On the Way Home With My Favorite Flying Penguin Image–Yes, I Said Flying Penguin! « Arthur Morris/BIRDS AS ART

On the Way Home With My Favorite Flying Penguin Image--Yes, I Said Flying Penguin!

What’s Up?

It was 9:02am local time on Friday, January 9, 2015 when I began this blog post. After 25 days at sea on what turned out (as expected) to be a great Cheesemans’ Southern Oceans expedition, I am in an internet cafe in Ushuaia, Argentina. I fly this afternoon to Buenos Aires and then grab a red eye flight to Atlanta. From there it will be on to Orlando. I am scheduled to arrive at MCO at 9:21am on Saturday morning where I am hoping that my older daughter Jennifer will pick me up.

Thanks to those who continued to visit the blog during my extended absence. There will be a slew of great new images and lessons coming soon. Sunday will be just my fourth full day at home since 12 NOV. I can’t wait to get back into the pool.

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This image was created on a zodiac cruise at Danco Harbor on the afternoon of Monday, January 5, 2015 with the hand held Canon EF 70-200mm f/2.8L IS II USM lens, the Canon Extender EF 1.4X III (at 280mm), and the Canon EOS 7D Mark II. ISO 800. Evaluative metering +2 stops off the ice: 1/4000 sec. at f/4 in Manual mode.

Central sensor/AI Servo (Single Point-Manually Selected) Rear Focus AF on bird’s back (as originally framed) was active at the moment of exposure. Click here to see the latest version of the Rear Focus Tutorial. Click on the image to see a larger version.

Yes, I Said Flying Penguin!

After a nice hike up a pretty good snow-covered hill I spend an hour photographing several quite scenic Gentoo Penguin colonies. After I made my way back to the landing I began hearing fantastical tales of a huge feeding/bathing aggregation of Gentoos with dozens of birds jumping in and out of the water. I hustled to get on a Zodiac with only 4 other photographers.

Note that the set-up that I used to create the image above gave me an equivalent focal length of 448mm (280mm X 1.6). The image that opened this blog post is about a 20% crop. The action was so frantic that just before I created this image I remember thinking that with the severe lactic acid pain in both shoulder blades I could not possibly keep holding the lens up to photograph. Fortunately I persisted. As I have said here often my persistence often plays a huge part of any success that I might enjoy.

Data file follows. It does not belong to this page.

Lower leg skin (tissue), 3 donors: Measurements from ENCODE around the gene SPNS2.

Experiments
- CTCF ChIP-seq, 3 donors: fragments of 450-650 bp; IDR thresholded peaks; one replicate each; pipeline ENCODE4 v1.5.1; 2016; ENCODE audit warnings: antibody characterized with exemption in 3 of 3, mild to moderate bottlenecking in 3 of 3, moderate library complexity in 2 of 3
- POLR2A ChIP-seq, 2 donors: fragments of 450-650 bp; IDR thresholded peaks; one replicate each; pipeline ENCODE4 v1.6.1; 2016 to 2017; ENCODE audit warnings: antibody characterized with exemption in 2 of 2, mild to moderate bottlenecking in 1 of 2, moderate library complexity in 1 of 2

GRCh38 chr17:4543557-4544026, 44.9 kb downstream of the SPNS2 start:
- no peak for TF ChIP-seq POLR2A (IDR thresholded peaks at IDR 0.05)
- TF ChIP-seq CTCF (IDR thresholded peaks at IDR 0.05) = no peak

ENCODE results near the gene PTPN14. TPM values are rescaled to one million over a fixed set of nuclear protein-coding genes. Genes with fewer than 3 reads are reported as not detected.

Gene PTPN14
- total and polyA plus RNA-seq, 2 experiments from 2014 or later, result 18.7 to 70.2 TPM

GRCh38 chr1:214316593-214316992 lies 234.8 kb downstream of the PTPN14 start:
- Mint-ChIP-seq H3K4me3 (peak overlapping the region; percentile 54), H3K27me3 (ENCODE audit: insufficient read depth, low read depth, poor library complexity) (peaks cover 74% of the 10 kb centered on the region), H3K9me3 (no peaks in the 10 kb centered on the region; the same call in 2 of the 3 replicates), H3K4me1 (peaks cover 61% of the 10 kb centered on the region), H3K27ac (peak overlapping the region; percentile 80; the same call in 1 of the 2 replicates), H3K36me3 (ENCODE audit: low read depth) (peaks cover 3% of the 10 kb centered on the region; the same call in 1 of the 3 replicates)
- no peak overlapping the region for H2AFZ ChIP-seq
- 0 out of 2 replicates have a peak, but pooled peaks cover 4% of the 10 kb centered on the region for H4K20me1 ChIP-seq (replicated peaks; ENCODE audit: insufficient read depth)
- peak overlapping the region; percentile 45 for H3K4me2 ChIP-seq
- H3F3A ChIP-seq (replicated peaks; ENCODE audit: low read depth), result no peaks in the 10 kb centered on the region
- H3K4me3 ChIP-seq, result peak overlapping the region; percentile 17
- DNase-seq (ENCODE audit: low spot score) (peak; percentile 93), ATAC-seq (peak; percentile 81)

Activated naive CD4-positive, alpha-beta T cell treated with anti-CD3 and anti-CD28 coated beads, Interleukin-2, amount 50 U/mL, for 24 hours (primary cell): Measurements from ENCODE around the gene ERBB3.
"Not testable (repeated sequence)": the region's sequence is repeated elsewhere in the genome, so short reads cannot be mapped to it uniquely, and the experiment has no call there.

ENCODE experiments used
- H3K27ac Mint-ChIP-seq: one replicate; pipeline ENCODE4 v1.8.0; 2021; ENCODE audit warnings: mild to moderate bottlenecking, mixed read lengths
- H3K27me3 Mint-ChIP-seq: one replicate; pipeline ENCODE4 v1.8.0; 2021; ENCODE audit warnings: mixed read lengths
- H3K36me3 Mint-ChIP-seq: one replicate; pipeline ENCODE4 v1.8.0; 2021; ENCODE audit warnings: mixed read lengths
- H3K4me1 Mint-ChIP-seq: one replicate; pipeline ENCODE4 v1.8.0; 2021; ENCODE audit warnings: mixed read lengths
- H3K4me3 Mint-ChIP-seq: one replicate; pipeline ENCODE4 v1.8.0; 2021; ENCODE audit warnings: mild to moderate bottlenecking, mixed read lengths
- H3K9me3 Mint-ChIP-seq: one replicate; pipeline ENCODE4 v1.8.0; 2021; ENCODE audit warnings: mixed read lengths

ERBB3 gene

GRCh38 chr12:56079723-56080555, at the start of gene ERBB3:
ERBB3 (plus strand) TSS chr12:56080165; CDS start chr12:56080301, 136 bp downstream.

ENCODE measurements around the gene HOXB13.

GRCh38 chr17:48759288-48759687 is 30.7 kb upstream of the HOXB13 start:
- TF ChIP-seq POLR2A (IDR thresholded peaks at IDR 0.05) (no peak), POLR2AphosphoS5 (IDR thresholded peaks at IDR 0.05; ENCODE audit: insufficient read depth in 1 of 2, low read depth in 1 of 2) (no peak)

It turned out to be the last of the many incredible and memorable experiences of the trip as we were blown out of landing at the beyond-spectacular Bailey head the next morning. Can you say “Force 11 Gale (with winds in excess of 60 knots)”? As a nice tradeoff, the feared Drake Passage was pretty much a lake cruise; we enjoyed calm seas and some good flight photography from the stern of the Ortelius on DAY 1 of our crossing.


This image was created with the hand held Canon EF 16-35mm f/4L IS USM lens (at 23mm) and the Canon EOS 7D Mark II . ISO 400. Evaluative metering +2 1/3 stops off the white sky: 1/400 sec at f/9.

The 7D II Wide Angle Lens

The image above gives you just a taste of the wondrous penguin events of 5 January. All set in an incredibly beautiful Antarctic landscape.

The Canon EF 16-35mm f/4L IS turned out to be the prefect running mate for the 7D II with its 1.6X crop factor. I was often way too tight with the Canon EF 24-70mm f/2.8L II. The math for the 16-35 works out to 25.6 to 56mm of coverage. For the image above, it was just wide enough. I will be publishing lots more wide angle images created with the 7D II/16-35mm IS combo in the near future. If you were inspired to add this lens to your gear bag because of what you read here on the blog please remember to make your purchase with one of our B&H affiliate links. And please remember: web orders only/no phone orders.


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